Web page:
02 May, 2011

A Day to Remember

I was 13 years old on September 11, 2001. It was my first day of 8th grade, my first day in a "public" online school. We were supposed to be going to the zoo - and encouraging my mom to take us to the zoo had been a feat. We were flicking through channels and I told my sister to stop, that looks like a cool movie.
It took about 10 seconds for us to realize it was real.
When I was 13, I had no idea what the World Trade Center was. I didn't even really know what a Muslim was, or where Afghanistan was, or the meaning of terrorism. We were watching when the second plane hit. I have never felt like I did that day in all of my life, and I don't know if I ever will again. I hope I don't.
When the plane in Shakesville crashed, I think it completely shook our reality. New York was still far away, in our heads, but you put the state we're in on the list of places, and it made it more real than I could have ever imagined.
Many things have changed since that day. I was lucky enough to not be one of the thousands of people who lost loved ones and friends and coworkers that day. I was lucky enough to not be one of the soldiers' wives who said goodbye for the last time to their husband fighting in wars that could have never been started without what happened that day. I can't count the ways I am lucky, but this did affect me.
It changed the way I look at the world, who I trust and what I believe. It changed how I interact with the world, and how I perceive people I meet. It taught me what fear is. It taught me what real hate is. Would I have ever known these things, or felt or believed the things I have over the past 10 years without that attack?
The lingering fear has been there, that breath-held, eyes-shut-tight feeling I have when I hear about someone attempting to terrorize the people of my country or any country anymore. The sick drop in my stomach when I hear about more people being killed in the name of anything but justice (real, true justice).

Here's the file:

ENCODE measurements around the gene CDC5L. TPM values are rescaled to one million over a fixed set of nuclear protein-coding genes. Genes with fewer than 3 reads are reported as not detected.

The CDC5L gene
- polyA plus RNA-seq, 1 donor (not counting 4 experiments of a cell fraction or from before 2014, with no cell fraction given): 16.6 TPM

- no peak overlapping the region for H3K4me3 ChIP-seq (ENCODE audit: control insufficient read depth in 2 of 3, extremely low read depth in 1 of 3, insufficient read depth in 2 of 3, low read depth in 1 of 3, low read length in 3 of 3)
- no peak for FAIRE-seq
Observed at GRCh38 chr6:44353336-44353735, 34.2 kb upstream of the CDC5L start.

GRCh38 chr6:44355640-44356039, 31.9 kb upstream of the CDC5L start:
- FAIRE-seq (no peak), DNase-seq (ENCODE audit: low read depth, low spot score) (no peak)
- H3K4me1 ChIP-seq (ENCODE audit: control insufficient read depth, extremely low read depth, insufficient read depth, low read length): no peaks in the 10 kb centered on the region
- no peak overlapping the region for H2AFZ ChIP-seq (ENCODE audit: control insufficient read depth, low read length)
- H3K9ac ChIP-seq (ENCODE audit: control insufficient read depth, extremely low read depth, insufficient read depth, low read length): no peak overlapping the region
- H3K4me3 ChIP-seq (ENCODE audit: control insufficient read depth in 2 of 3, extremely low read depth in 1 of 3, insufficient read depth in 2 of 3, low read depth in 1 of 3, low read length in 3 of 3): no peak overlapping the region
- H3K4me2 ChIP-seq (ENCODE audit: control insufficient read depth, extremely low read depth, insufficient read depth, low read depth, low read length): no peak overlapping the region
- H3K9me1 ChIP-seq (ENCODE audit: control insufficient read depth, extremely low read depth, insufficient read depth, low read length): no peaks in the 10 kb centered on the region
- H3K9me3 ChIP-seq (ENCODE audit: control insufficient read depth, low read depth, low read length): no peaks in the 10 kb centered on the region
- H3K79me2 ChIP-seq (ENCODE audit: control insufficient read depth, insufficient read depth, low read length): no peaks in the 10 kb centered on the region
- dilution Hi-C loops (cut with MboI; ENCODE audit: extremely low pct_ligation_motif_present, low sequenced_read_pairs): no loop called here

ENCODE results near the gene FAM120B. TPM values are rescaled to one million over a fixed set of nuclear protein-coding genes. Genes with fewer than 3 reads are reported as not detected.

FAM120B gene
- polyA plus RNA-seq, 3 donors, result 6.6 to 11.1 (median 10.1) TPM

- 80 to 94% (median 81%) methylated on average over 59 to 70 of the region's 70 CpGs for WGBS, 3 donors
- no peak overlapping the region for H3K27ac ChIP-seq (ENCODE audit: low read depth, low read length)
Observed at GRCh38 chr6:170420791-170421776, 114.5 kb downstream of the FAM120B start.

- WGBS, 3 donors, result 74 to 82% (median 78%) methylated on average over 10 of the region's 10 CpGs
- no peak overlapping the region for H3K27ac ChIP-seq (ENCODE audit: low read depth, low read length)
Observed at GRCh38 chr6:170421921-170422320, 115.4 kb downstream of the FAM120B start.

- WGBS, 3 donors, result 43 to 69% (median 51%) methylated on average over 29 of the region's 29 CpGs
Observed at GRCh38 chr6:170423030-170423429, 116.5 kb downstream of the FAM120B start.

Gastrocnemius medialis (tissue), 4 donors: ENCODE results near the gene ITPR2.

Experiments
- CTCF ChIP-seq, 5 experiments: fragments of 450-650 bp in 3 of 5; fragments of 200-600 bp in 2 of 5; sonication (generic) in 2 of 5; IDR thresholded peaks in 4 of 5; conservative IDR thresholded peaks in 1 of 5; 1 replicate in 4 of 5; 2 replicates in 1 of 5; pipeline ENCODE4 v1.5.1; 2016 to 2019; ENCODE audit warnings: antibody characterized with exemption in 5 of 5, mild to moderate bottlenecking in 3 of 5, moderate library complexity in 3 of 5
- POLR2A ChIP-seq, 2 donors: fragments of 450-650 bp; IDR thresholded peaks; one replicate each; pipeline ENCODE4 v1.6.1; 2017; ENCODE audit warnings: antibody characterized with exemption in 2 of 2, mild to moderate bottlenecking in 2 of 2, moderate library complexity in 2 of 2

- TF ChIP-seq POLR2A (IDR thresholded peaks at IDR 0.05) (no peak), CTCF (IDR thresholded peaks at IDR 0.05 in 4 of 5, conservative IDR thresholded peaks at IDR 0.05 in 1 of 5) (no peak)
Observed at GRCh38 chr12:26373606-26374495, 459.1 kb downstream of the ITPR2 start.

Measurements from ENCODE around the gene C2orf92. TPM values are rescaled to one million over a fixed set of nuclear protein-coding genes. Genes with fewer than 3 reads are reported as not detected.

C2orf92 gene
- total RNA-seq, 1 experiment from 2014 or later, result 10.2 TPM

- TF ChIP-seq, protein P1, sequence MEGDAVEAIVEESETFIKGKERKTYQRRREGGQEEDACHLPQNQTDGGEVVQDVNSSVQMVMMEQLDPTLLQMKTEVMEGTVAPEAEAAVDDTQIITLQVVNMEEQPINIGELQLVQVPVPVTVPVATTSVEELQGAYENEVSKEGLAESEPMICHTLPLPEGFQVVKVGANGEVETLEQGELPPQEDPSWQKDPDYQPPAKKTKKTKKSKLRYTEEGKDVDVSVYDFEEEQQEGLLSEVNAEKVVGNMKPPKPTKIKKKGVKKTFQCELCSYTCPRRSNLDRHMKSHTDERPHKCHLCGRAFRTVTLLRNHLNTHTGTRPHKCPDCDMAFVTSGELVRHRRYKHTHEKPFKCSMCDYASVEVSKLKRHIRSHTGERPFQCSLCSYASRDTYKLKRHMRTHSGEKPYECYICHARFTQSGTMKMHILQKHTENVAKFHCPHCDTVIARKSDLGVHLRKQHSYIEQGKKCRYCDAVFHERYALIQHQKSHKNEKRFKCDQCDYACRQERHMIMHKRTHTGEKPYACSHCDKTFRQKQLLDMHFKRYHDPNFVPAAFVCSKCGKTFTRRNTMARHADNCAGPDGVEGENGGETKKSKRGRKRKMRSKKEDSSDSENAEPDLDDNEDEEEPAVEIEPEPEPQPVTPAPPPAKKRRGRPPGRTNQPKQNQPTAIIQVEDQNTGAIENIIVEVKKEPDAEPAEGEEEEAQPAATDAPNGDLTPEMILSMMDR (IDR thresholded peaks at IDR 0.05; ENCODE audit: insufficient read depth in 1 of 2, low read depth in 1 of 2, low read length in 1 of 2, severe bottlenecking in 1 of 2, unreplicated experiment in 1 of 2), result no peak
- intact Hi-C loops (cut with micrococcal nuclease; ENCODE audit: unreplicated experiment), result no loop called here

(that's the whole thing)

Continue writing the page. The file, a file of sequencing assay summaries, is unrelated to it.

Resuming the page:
The world I grew up in after September 11, 2001, is very different than the world I lived in on September 10, 2001. I have to wonder if that would be the case if Osama bin Laden hadn't made the decisions he did.
I am not the kind of person who thinks that the death of anyone should be something to necessarily be "happy" about. However, I understand the sense of relief, of release, and of vindication or validation people might feel. I understand how people might look at this day as some sort of victory, because I think it is the closest to "winning" we might ever get, and those who have suffered the losses of loved ones do have a right to some sort of closure.
I am not happy that Osama bin Laden is dead. I am glad that they followed Muslim tradition in regards to his body after his death. I am happy that the people who suffered as a result of his actions will have closure and for the people who have lost loved ones in war, they might feel less like it was for nothing.
I feel relieved. Most of all, though, I hope that this happening means that we can finally start to move on, to grow, to become stronger, less divided, and less afraid again.

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